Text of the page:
Monday, February 10, 2014


Last week there was a discussion in class regarding how ideas like “Lean” and “TPS” could be implemented in the government organizations, especially where it is almost impossible to layoff or force people to change their way of working. With almost nine years of working for government and implementing various technology driven systems in government organizations I would like to discuss further on the topic by illustrating a recent example.

Pakistan Customs has shifted to a paperless environment from the typical traditional setup involving a lot of movement of case files from one office to another. Implementing this new setup was not at all an easy job but was very much needed to improve the efficiency of the customs clearance system and movement of traded goods. The major obstacles included an IT illiterate workforce, lack of infrastructure and a strong culture to resist change. It was easy to deal with the infrastructure as that only demanded money and time but the most difficult to deal with were the people and culture.

I was to lead implementation of this change in one fourth of the country including twenty different formations with a workforce of more than two thousand field officers and staff. I did get a feel of unease when I started working on the layouts to make necessary changes in the physical infrastructure and as the time passed I realized that the biggest obstacle will be my own people – to get rid of whom was not at all an option. When I started to discuss the idea of change and the positive effects the government was expecting by its implementation I was bombarded by all negative arguments that one could think of related to the new system and change itself with a strong belief that this will all fail and as Prof. Zak said in the class – “you will go and I will stay and keep on working the way I have been for years….” said by one of the workers he encountered during his days at IBM. But again, as the new management at Harley Davidson did I had to make them realize that it was a matter of collective win or collective failure.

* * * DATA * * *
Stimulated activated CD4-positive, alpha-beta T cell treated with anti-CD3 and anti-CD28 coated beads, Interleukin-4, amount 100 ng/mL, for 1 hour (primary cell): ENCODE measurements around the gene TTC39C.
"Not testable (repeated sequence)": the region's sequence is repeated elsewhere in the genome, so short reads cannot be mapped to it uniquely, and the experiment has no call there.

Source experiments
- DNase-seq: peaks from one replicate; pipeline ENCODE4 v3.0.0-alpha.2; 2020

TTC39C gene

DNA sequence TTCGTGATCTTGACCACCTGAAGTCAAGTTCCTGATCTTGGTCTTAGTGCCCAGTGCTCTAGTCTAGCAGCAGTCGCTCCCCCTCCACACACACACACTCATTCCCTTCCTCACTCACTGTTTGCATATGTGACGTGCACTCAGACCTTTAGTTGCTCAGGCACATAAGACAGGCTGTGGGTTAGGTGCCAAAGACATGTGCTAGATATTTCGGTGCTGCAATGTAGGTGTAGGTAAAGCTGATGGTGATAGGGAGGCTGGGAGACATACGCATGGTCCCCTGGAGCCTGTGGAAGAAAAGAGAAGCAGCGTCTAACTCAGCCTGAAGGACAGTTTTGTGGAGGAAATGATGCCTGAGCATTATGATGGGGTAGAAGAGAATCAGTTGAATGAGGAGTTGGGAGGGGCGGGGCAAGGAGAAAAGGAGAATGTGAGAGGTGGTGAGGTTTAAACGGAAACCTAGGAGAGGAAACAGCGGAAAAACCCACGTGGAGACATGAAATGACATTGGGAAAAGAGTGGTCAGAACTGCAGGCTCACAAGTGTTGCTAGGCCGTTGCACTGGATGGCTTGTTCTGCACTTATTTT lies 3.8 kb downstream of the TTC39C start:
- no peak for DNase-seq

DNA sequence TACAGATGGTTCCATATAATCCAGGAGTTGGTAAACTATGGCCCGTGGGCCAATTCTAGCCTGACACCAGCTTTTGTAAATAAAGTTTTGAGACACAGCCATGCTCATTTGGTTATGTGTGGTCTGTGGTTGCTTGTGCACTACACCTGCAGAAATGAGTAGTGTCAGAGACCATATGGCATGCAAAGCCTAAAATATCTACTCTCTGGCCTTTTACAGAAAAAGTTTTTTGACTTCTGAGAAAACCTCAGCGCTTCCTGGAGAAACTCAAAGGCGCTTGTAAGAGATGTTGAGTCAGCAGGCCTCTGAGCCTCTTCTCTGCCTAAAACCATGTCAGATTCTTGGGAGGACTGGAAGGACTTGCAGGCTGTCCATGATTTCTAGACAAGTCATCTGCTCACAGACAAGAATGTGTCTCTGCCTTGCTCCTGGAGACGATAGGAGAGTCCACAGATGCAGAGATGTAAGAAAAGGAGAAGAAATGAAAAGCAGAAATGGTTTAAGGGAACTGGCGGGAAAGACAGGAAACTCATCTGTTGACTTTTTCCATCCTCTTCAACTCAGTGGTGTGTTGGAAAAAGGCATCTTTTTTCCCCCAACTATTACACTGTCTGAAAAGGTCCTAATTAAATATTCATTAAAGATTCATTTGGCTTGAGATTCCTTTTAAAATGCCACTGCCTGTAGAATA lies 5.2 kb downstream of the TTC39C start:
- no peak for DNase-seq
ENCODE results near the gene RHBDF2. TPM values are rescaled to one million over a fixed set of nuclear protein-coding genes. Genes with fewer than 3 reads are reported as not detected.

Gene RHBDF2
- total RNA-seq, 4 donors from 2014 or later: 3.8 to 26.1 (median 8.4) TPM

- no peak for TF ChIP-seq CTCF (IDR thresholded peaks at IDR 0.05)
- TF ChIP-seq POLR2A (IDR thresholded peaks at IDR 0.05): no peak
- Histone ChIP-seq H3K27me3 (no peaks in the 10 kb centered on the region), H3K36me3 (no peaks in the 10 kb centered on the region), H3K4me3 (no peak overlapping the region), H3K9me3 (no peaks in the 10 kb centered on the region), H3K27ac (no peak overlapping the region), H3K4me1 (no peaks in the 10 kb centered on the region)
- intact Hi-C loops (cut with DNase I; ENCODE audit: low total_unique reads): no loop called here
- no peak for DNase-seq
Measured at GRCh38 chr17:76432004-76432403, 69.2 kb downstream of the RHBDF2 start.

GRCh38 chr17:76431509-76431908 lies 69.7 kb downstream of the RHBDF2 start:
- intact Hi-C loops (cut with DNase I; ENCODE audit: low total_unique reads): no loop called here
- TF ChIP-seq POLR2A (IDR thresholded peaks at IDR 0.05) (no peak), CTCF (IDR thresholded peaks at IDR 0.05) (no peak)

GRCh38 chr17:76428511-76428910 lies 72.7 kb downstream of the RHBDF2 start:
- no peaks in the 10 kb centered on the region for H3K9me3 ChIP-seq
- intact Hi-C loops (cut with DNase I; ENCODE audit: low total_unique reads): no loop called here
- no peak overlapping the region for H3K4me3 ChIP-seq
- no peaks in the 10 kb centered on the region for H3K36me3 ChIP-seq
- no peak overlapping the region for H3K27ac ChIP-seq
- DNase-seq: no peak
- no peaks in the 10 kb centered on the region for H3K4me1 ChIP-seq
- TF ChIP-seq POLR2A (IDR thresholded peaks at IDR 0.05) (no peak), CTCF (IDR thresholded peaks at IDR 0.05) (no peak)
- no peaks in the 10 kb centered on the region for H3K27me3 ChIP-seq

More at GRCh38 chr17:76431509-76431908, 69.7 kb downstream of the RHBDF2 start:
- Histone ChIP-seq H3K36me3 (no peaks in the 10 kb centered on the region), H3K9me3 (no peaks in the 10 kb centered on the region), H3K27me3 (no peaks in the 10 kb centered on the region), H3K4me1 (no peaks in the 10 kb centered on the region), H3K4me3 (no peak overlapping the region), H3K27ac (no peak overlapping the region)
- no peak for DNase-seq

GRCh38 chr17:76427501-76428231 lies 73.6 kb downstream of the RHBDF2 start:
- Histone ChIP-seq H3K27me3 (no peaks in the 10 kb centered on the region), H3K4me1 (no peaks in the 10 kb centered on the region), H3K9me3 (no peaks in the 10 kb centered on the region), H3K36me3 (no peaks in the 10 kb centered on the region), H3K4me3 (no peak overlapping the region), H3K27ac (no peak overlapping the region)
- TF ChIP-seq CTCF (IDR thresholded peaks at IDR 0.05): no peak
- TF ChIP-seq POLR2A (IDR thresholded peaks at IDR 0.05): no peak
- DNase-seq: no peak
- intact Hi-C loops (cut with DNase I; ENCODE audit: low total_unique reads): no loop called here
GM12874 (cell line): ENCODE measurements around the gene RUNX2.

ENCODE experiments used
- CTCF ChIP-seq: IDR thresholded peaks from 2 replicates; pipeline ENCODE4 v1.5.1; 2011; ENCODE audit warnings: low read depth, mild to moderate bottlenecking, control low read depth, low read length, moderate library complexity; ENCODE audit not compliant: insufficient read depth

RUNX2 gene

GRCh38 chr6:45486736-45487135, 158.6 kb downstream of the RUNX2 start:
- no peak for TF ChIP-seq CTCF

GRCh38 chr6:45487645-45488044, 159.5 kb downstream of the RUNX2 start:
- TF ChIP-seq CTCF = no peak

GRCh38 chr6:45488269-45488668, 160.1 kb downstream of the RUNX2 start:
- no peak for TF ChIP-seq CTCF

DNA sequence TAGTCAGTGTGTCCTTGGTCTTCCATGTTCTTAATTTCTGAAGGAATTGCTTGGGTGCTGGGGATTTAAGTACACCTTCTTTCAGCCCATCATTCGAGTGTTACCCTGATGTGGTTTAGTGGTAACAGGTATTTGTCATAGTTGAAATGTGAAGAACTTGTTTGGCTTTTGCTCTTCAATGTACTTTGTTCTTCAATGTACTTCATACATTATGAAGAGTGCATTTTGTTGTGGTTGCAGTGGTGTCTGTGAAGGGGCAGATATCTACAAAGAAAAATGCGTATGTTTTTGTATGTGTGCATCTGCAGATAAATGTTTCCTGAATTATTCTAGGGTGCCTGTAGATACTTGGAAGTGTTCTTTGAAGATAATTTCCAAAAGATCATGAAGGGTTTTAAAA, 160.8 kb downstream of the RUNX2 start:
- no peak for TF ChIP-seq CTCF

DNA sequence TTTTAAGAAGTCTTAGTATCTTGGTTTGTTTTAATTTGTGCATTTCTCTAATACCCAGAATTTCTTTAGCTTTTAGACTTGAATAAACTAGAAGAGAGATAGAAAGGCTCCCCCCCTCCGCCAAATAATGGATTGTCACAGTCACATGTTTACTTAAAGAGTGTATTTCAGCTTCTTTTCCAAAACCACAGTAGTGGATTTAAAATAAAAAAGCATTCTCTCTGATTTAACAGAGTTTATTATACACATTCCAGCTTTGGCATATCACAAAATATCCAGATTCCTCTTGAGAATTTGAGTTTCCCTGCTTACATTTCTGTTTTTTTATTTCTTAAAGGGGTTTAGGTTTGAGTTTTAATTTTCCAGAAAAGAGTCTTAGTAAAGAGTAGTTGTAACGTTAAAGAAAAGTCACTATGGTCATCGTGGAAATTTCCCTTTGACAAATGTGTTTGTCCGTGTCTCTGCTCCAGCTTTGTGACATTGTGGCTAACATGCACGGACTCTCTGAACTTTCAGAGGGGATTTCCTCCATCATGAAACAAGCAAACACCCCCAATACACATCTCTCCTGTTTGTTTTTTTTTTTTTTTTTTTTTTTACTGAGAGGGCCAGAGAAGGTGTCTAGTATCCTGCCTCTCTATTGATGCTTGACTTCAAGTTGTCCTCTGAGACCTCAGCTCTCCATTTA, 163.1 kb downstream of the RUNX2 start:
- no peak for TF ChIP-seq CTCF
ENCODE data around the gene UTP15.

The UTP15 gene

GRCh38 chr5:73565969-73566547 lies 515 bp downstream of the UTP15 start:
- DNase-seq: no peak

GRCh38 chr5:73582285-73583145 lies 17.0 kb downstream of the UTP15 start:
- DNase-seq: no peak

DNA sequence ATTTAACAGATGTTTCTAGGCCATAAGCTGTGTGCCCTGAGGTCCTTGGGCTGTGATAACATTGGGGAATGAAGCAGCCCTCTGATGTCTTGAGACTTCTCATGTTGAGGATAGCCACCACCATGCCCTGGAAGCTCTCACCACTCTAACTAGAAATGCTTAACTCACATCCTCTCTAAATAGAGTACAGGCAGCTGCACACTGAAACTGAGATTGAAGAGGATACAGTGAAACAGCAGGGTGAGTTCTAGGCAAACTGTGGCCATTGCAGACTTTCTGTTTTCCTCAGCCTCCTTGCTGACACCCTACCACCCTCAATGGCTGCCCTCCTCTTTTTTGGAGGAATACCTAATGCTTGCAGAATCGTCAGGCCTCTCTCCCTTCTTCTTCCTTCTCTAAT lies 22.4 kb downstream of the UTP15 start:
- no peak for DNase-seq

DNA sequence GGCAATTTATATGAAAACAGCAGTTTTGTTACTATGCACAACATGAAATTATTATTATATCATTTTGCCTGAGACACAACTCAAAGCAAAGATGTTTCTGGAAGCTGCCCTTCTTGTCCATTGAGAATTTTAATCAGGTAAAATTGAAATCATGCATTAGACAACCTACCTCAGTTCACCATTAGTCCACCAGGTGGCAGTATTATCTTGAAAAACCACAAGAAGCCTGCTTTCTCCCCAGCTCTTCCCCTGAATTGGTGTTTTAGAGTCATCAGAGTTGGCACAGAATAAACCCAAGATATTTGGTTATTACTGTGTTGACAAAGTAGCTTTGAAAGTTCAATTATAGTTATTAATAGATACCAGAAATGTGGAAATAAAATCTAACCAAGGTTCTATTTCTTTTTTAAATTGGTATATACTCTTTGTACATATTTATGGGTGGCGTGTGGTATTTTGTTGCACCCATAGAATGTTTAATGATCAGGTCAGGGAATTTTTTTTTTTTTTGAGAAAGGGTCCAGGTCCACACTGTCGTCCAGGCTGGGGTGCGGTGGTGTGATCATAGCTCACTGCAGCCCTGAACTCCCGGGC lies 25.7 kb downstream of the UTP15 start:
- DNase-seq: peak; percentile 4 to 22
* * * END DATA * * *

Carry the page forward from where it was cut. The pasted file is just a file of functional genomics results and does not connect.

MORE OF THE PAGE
My strategy for successful implementation used the following tools:

  • -         Testing of the new program to improve them by making user friendly
  • -         Repeated trainings of officers and field force at all levels
  • -         Professional demonstrations with individual attention
  • -         Mock testing using various simulations
  • -         Displaying the name of new system at all field formations to make people believe the seriousness
  • -     Regular discussions at all levels to make everyone believe that it is not an option to opt out and to make everyone own the project.

These all efforts were made side-by-side with the development of infrastructure which equipped me with a willing and trained workforce by the time the system was ready to be launched. Once it started, rather before it was actually launched, I started receiving requests from the field staff to be selected for the first run of the new system. These were the same people who were the biggest resistors in the beginning but now they wanted to become the foremost part of it. How did this all change? One short answer could be – by making them a part of the process. 

No comments:

Post a Comment

Note: Only a member of this blog may post a comment.